GOSHEN — The vision of a new, $14 million advanced manufacturing training center for Elkhart County took a large step forward Saturday morning following a meeting of the Elkhart County Council.
During Saturday’s meeting, council members voted unanimously in favor of allowing the Elkhart County Redevelopment Commission to provide $500,000 toward infrastructure improvements for the proposed center, which Ivy Tech Community College officials want to construct directly behind the current Ivy Tech Elkhart County campus on C.R. 18.
The vote follows a similar vote of approval by Redevelopment Commission members made during their October 2013 meeting.
During that meeting, representatives from Ivy Tech put together a presentation outlining the college’s plans for the new advanced manufacturing center while also explaining why the organization feels such a facility is necessary for the continued advancement of Elkhart County and the region.
According to Thomas Coley, chancellor of the Ivy Tech Community College North Central and Northwest regions, Elkhart County has approximately 2,000 unfilled manufacturing jobs, a statistic tied to a shortfall in workers with the necessary skills and technical training to fill those positions.
With manufacturing accounting for a significant percentage of both employment and earnings in Elkhart County, Coley said, it is vital that the county increase its number of graduates with manufacturing-related degrees and certificates. There is currently no stand-alone facility dedicated to advancing the manufacturing profession in northnentral Indiana.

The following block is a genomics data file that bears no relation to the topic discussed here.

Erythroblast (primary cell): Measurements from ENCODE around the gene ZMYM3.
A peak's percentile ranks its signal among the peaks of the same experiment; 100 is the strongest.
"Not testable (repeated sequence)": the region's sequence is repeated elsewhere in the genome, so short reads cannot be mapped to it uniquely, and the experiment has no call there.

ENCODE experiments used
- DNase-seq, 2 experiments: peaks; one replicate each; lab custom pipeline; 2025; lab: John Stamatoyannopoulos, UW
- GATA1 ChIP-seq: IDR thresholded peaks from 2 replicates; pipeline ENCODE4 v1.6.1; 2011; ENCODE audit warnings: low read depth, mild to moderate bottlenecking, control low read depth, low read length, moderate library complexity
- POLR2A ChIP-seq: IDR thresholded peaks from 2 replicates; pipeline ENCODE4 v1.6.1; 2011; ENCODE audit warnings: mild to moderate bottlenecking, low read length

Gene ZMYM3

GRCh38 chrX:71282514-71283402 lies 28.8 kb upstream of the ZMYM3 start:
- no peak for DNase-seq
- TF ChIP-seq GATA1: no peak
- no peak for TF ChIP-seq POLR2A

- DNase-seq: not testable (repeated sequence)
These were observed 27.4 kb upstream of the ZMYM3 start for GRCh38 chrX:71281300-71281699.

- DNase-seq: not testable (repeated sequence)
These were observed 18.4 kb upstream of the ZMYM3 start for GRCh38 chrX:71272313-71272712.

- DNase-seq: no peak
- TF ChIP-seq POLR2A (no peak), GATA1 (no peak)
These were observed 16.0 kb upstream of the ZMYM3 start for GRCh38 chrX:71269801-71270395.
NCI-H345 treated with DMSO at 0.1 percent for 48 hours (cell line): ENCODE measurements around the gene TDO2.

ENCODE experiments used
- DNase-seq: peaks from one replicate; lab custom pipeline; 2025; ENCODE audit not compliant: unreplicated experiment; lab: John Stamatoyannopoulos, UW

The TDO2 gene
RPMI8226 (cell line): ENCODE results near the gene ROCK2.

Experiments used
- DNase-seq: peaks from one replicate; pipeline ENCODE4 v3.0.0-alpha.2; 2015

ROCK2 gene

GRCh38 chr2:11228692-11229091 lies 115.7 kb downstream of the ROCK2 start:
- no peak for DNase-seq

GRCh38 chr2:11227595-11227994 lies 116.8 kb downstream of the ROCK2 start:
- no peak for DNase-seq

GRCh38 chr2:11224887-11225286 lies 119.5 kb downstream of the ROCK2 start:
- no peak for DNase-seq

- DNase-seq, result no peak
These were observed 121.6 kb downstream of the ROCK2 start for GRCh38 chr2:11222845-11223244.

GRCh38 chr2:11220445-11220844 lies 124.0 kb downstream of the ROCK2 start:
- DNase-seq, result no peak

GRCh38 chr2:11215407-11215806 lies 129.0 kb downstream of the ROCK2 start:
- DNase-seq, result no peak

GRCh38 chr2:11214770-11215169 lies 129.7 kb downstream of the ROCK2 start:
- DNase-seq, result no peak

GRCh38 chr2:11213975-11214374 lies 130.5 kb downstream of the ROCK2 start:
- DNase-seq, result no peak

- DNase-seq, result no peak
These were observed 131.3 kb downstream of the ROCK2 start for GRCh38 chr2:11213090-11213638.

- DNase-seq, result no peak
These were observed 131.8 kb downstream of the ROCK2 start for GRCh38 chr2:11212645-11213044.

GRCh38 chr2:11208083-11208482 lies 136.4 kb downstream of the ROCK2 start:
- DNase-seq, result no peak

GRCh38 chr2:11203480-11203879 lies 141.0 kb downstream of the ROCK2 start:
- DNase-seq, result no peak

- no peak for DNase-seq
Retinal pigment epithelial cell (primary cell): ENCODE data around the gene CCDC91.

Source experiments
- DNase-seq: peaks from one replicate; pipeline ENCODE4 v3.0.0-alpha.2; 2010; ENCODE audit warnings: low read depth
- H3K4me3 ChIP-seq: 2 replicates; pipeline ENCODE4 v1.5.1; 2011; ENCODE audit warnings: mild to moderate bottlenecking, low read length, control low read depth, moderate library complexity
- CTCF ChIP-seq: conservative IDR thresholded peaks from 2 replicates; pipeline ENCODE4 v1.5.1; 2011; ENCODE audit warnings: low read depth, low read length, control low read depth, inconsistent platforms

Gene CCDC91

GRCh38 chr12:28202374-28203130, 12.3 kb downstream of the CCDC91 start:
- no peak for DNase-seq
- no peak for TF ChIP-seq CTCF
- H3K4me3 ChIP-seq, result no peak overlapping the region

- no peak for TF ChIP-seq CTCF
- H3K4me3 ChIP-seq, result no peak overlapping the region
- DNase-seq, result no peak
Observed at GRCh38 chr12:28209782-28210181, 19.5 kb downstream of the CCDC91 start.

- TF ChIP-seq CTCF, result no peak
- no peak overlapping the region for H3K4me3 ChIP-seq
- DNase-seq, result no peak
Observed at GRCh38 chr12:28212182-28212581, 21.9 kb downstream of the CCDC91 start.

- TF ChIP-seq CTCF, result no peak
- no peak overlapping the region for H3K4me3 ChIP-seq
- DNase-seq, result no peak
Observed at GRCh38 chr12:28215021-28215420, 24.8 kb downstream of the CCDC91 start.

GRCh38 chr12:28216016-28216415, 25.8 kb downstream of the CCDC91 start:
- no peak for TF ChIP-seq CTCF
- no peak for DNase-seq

That, he said, is where the new training center comes in.
The proposed 55,000-square-foot facility has been designed to facilitate hands-on training on the most up-to-date equipment available. Specific elements proposed for the new facility include:
• A lean principles-based 10,000 square foot flex lab utilizing cellular configurations;
• A 15,000-square-foot automotive and recreational vehicle center;
• Welding labs;
• HVAC training labs;
• Classrooms designed to facilitate collaborative learning;
• A digital library/resource room;
• Computer simulation labs; and
• Corporate college skill assessment and training rooms.
As for the type of instruction that will be available through the new facility, Thomas Killian Jr., executive director of resource development for the Ivy Tech North Central Region, said that Ivy Tech is looking at providing a stackable educational model with exit points at eight weeks, 16 weeks, 24 weeks, 32 weeks and 40 weeks depending on the extent of mastery a student wishes to achieve.
While still in the preliminary stages, Killian noted, Ivy Tech has already made a $1 million investment in the project through the purchase of 43 acres of land directly behind the current Ivy Tech Elkhart County campus, where officials hope to construct the new training center.
However, with an overall projected cost of $14 million, Killian said there is still plenty of funding that needs to be secured before the idea of the new training center can become a reality.
During Saturday’s council meeting, Elkhart County Commissioner Mike Yoder voiced his belief that a $500,000 expenditure by the county now toward construction of the proposed advanced manufacturing center would go well toward encouraging many more businesses and local entities to throw their financial support behind the project.
Elkhart County Council President John Letherman was quick to agree.
“There’s a tremendous amount of support from industry, and I think there’s support from the (Elkhart) County Community Foundation and a lot of other places,” Letherman said. “But the county’s participation in this is the sign of local support that they really need to make it happen. This is to show community support from the overall community, and this is probably the first step in multiple corporate gifts far exceeding this, and probably support from community foundations and other communities to try and get this thing built.”
Inside Funding for county lobbyist at Statehouse put on hold. A2